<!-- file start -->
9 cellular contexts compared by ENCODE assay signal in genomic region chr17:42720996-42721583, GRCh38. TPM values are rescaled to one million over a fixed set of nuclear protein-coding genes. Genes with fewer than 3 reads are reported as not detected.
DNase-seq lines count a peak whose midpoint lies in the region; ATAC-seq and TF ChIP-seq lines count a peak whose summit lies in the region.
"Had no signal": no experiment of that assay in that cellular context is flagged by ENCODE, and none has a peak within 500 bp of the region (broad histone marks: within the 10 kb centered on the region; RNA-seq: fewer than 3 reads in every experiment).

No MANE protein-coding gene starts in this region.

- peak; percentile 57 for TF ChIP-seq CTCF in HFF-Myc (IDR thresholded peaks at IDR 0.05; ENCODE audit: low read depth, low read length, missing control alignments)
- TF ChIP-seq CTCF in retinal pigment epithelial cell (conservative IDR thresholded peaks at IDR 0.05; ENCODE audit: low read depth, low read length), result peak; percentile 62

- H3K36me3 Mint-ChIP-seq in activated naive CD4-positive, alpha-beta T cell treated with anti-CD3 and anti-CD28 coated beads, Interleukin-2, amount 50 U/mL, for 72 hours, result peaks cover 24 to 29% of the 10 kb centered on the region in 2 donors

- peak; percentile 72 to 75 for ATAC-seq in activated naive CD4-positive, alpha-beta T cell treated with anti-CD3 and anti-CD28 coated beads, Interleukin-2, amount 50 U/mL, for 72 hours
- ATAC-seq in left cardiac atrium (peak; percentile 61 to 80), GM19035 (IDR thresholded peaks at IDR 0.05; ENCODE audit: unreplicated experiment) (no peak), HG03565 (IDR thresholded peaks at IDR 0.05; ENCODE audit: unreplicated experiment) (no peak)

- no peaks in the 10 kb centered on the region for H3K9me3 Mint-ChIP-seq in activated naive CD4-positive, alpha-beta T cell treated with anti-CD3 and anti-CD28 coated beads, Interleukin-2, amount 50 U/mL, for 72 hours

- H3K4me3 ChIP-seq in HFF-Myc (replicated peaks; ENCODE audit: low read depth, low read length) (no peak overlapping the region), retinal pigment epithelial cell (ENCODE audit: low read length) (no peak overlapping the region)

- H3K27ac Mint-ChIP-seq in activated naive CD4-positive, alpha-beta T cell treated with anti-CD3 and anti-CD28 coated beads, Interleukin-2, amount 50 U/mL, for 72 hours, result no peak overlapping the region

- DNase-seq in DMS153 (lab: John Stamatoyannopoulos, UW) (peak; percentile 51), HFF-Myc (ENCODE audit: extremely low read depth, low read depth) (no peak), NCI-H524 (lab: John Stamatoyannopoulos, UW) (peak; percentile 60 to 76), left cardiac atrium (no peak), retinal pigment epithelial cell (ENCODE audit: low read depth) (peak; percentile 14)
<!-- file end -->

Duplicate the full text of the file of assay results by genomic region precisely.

9 cellular contexts compared by ENCODE assay signal in genomic region chr17:42720996-42721583, GRCh38. TPM values are rescaled to one million over a fixed set of nuclear protein-coding genes. Genes with fewer than 3 reads are reported as not detected.
DNase-seq lines count a peak whose midpoint lies in the region; ATAC-seq and TF ChIP-seq lines count a peak whose summit lies in the region.
"Had no signal": no experiment of that assay in that cellular context is flagged by ENCODE, and none has a peak within 500 bp of the region (broad histone marks: within the 10 kb centered on the region; RNA-seq: fewer than 3 reads in every experiment).

No MANE protein-coding gene starts in this region.

- peak; percentile 57 for TF ChIP-seq CTCF in HFF-Myc (IDR thresholded peaks at IDR 0.05; ENCODE audit: low read depth, low read length, missing control alignments)
- TF ChIP-seq CTCF in retinal pigment epithelial cell (conservative IDR thresholded peaks at IDR 0.05; ENCODE audit: low read depth, low read length), result peak; percentile 62

- H3K36me3 Mint-ChIP-seq in activated naive CD4-positive, alpha-beta T cell treated with anti-CD3 and anti-CD28 coated beads, Interleukin-2, amount 50 U/mL, for 72 hours, result peaks cover 24 to 29% of the 10 kb centered on the region in 2 donors

- peak; percentile 72 to 75 for ATAC-seq in activated naive CD4-positive, alpha-beta T cell treated with anti-CD3 and anti-CD28 coated beads, Interleukin-2, amount 50 U/mL, for 72 hours
- ATAC-seq in left cardiac atrium (peak; percentile 61 to 80), GM19035 (IDR thresholded peaks at IDR 0.05; ENCODE audit: unreplicated experiment) (no peak), HG03565 (IDR thresholded peaks at IDR 0.05; ENCODE audit: unreplicated experiment) (no peak)

- no peaks in the 10 kb centered on the region for H3K9me3 Mint-ChIP-seq in activated naive CD4-positive, alpha-beta T cell treated with anti-CD3 and anti-CD28 coated beads, Interleukin-2, amount 50 U/mL, for 72 hours

- H3K4me3 ChIP-seq in HFF-Myc (replicated peaks; ENCODE audit: low read depth, low read length) (no peak overlapping the region), retinal pigment epithelial cell (ENCODE audit: low read length) (no peak overlapping the region)

- H3K27ac Mint-ChIP-seq in activated naive CD4-positive, alpha-beta T cell treated with anti-CD3 and anti-CD28 coated beads, Interleukin-2, amount 50 U/mL, for 72 hours, result no peak overlapping the region

- DNase-seq in DMS153 (lab: John Stamatoyannopoulos, UW) (peak; percentile 51), HFF-Myc (ENCODE audit: extremely low read depth, low read depth) (no peak), NCI-H524 (lab: John Stamatoyannopoulos, UW) (peak; percentile 60 to 76), left cardiac atrium (no peak), retinal pigment epithelial cell (ENCODE audit: low read depth) (peak; percentile 14)